A helpful DIY how-to on installing a wall-mounted sink. Tips and video on positioning, using lag screws and fasters, and connecting a P-trap and drain arm.
Do you have a small bathroom or powder room with barely enough room for a toilet and sink? If so, consider replacing a standard sink-and-cabinet combo with a wall-mounted sink. This type of sink totally eliminates the need for a base cabinet, which frees-up considerable space. In addition, it looks stylish and right at home in a small area.
But before you jump into this project, consider this: A wall mounted sink is heavy and, because of its weight, it requires very sturdy support. You may have to add backing —such as 2-by-6 framing—for the bolts that hold the sink behind the wall’s surface.
Determine where support will be needed, based on the sink’s measurements and mounting height (typically 30 inches above the floor).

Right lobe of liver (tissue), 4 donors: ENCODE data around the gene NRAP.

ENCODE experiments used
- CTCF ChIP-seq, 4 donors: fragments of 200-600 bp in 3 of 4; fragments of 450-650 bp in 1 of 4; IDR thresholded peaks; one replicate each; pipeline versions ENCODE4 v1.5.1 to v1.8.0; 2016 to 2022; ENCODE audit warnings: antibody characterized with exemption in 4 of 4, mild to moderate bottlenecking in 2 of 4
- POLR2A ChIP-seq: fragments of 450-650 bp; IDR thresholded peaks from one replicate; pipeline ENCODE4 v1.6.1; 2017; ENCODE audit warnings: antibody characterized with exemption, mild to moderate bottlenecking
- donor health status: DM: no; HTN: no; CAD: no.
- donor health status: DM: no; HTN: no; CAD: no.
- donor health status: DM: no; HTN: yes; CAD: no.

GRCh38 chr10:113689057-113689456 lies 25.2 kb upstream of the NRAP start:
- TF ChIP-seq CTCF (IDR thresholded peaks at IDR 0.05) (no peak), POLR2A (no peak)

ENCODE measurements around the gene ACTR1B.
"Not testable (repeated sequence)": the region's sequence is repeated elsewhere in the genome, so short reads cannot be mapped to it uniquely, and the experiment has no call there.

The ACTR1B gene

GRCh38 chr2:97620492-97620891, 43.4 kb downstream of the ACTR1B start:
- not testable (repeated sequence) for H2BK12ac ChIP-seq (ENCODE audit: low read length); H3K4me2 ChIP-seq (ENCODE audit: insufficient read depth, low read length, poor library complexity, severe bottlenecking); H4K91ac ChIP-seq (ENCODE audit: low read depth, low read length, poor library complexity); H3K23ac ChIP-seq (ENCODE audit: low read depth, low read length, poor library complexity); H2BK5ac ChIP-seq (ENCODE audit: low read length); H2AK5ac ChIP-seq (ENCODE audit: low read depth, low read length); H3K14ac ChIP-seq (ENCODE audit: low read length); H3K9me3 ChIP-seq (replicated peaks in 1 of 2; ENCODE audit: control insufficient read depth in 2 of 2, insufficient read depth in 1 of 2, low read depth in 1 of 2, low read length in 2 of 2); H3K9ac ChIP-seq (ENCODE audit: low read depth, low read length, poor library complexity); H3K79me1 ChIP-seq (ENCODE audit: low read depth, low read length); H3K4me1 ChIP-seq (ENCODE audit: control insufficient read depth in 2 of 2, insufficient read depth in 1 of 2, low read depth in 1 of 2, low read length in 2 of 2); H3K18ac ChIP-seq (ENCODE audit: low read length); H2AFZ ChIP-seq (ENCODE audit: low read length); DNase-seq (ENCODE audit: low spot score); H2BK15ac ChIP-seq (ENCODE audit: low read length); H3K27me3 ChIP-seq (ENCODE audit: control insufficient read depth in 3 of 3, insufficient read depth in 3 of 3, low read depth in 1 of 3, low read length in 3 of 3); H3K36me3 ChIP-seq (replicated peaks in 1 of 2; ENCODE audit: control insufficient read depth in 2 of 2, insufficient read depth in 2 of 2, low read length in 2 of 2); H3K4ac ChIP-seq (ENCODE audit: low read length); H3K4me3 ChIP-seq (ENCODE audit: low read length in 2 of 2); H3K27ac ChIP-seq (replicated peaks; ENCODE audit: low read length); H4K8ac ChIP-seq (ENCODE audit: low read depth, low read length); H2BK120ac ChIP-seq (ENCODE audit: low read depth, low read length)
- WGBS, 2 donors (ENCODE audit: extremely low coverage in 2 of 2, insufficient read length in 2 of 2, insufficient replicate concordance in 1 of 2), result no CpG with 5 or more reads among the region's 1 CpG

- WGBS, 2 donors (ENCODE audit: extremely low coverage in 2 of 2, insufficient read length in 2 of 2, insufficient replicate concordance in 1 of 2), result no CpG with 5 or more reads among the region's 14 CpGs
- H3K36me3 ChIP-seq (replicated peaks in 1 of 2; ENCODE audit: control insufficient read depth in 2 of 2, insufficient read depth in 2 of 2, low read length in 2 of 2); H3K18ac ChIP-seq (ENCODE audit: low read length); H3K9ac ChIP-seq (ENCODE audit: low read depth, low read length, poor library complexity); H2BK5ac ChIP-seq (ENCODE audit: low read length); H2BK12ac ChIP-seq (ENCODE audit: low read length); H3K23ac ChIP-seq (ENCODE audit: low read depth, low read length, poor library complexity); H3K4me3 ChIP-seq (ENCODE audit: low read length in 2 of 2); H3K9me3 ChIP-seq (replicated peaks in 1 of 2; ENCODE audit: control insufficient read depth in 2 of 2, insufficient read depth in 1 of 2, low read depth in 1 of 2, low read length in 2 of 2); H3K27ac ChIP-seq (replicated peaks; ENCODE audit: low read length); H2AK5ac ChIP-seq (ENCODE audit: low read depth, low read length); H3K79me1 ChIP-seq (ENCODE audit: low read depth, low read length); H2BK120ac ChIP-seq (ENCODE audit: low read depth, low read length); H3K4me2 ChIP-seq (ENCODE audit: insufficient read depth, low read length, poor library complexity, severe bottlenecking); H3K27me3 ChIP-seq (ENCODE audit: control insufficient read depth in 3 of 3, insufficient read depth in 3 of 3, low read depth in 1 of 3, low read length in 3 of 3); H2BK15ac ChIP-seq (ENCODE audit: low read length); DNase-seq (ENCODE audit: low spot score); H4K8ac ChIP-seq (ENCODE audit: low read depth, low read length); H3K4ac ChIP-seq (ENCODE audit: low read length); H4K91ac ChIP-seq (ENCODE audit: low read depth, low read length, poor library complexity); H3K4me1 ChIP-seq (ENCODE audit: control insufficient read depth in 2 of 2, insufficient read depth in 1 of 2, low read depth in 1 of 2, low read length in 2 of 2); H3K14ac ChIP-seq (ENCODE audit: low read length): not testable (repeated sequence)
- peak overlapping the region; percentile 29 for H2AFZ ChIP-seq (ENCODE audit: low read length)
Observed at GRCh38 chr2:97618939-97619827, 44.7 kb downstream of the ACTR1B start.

Remove drywall in that area and install 2-by-6 or 2-by-8 blocking between wall studs. (See more about this in the video below.)
Toenail the blocking to the studs with 3 1/2-inch galvanized common nails or screw it with 3-inch decking screws. Then repair the drywall (see How to Repair Drywall).
1 Position the sink (or its mounting plate if it has one) on the wall and mark the wall through the holes in the plate or sink. Use a level to make sure the mounting bolts are level.
Drill pilot holes for lag screws or other fasteners supplied by the manufacturer; if the wall is tile, use a masonry bit to drill the tile and then a smaller twist bit to drill into the backing.
Then install the faucet and drain and pop-up assemblies on the sink (see step 3 of Install a Countertop Sink and steps 4, 5, and 6 of How to Install a Bathroom Faucet.
2 Use lag screws or other fasteners recommended by the manufacturer to secure the sink or the sink’s metal mounting plate to the blocking. After driving in the first fastener, check to make sure the sink or mounting plate is level, then drive in the other fasteners.
3 Connect the P-trap and drain arm to the drain stub-out, then connect the two water-supply tubes to the shutoff valves. These parts are not shown in this photograph, but you can see how the assembly works here: How to Connect a Bathroom Sink Drain. You an also see a complete explanation in the video below.
Some wall-mounted sinks (like the one shown here) come with a trim piece that hides the plumbing lines. These typically attach directly to the wall framing with lag screws.